By Christine Davis
Boca Raton Regional Hospital’s Marcus Neuroscience Institute has initiated a phase-two clinical trial of the immunotoxin MDNA55 in the treatment of patients with recurrent malignant brain tumors.
Highly toxic to brain tumor cells, MDNA55 targets a cytokine, interleukin 4, which is found on the surface of most recurrent brain tumors. A protein derived from a bacterium associated with pneumonias and skin, tissue and urinary tract infections, MDNA55 is considered a targeted therapy because it is made to attach only to tumor cells. Most normal brain cells have no interleukin 4. As such, the trial aims to kill brain tumor cells and not harm healthy cells.
The immunotoxin gets to the tumor through convection enhanced delivery, which is a therapy that introduces medication to the brain through tiny catheters implanted in the tumor for several hours.
“Research to date on the therapy has been encouraging. In previous studies, complete or partial responses were seen in 56 percent of patients with these tumors,” said Dr. Frank Vrionis, director of the Marcus Neuroscience Institute. “Given those promising results, this therapy has received fast-track designation by the FDA, which expedites the development and review of drugs through trials such as ours.”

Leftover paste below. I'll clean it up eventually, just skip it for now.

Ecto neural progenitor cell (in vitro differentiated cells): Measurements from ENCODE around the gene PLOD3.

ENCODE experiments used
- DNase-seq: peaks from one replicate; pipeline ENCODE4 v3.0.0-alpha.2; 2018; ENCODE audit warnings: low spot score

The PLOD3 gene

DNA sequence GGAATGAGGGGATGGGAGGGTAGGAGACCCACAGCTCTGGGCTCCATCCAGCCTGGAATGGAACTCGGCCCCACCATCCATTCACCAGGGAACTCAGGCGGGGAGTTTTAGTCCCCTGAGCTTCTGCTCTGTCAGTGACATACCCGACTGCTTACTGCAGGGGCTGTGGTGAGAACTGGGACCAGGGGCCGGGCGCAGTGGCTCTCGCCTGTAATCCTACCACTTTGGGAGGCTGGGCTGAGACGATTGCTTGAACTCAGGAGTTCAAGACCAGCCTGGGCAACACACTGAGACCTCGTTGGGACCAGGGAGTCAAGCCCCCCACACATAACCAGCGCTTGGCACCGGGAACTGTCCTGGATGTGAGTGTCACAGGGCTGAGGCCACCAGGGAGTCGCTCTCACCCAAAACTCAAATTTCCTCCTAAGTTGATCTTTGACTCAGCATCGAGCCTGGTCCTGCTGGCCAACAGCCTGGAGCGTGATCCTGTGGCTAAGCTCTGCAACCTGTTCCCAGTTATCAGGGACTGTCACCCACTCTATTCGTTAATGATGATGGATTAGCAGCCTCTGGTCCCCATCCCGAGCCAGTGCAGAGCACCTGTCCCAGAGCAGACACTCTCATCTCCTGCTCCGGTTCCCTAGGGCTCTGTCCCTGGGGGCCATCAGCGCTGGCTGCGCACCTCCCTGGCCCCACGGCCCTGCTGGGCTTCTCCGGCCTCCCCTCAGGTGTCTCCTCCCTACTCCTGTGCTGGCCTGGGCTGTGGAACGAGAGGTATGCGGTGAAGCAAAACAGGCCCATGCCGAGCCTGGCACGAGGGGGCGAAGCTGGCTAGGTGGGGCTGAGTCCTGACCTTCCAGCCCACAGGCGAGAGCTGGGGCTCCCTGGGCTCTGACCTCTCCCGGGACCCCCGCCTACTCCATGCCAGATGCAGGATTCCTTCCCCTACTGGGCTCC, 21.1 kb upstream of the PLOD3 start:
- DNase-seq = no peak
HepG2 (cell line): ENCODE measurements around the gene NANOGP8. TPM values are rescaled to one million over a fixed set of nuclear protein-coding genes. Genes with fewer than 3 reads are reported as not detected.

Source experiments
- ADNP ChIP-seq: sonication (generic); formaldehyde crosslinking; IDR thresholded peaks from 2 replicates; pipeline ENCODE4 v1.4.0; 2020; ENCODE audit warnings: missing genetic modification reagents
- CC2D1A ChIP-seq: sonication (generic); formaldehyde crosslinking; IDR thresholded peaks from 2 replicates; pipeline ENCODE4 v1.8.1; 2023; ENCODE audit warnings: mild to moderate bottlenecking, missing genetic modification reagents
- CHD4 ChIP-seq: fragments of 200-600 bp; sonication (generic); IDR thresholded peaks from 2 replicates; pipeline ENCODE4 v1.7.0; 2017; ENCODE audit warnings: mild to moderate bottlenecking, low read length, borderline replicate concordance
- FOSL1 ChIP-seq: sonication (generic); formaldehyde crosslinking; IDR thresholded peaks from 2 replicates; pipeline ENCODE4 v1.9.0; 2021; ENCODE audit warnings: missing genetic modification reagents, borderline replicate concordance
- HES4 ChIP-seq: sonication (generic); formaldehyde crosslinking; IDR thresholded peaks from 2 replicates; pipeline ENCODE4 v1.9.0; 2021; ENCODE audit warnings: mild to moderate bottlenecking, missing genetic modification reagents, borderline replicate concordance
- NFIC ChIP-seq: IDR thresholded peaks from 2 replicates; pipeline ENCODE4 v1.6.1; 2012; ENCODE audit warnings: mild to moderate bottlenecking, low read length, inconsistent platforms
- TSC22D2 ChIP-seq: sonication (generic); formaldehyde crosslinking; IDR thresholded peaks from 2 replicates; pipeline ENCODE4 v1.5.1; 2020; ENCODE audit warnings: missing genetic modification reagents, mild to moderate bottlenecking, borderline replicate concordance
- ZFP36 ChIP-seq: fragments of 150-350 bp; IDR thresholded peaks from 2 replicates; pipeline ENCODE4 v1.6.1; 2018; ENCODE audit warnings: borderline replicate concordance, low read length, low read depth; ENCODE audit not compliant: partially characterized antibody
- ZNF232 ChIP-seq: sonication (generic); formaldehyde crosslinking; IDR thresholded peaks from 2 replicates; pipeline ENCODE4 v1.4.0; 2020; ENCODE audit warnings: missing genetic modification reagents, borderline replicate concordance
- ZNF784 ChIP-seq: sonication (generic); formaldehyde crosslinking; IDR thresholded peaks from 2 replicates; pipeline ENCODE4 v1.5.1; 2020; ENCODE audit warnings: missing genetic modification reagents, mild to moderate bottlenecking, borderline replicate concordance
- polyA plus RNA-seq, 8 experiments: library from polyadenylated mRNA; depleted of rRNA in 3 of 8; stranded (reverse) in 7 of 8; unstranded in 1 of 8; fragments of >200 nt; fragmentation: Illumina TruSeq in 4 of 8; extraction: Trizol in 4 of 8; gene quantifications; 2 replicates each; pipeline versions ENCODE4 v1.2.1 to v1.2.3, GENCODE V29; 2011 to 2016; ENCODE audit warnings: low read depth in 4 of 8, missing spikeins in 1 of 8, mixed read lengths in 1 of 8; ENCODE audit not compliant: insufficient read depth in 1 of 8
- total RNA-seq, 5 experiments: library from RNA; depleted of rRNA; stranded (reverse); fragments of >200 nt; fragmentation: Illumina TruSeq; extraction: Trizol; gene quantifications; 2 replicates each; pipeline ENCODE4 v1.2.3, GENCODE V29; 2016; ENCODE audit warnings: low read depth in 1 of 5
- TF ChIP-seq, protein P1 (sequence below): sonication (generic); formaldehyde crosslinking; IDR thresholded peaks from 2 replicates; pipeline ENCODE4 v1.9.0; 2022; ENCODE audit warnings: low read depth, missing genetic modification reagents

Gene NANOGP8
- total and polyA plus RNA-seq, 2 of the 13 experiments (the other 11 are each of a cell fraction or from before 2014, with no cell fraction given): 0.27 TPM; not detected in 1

Because of the nature of these malignancies and the complexity of the brain, long-term remissions can be difficult to obtain.
“Recurrences, regretfully, are the norm despite radiotherapy, surgery and chemotherapy,” said Dr. Sajeel Chowdhary, director of neuro-oncology at the institute. “When they occur, options are limited, as most patients have already received all known available treatments. Our investigation into the use of immunotherapy for them is of the utmost importance and has the potential to pay great dividends.”
The MDNA55 trial is one of 10 at Boca Regional’s Marcus Neuroscience and Lynn Cancer institutes that are investigating brain tumors, and part of a clinical research initiative between the hospital and Florida Atlantic University’s Charles E. Schmidt College of Medicine.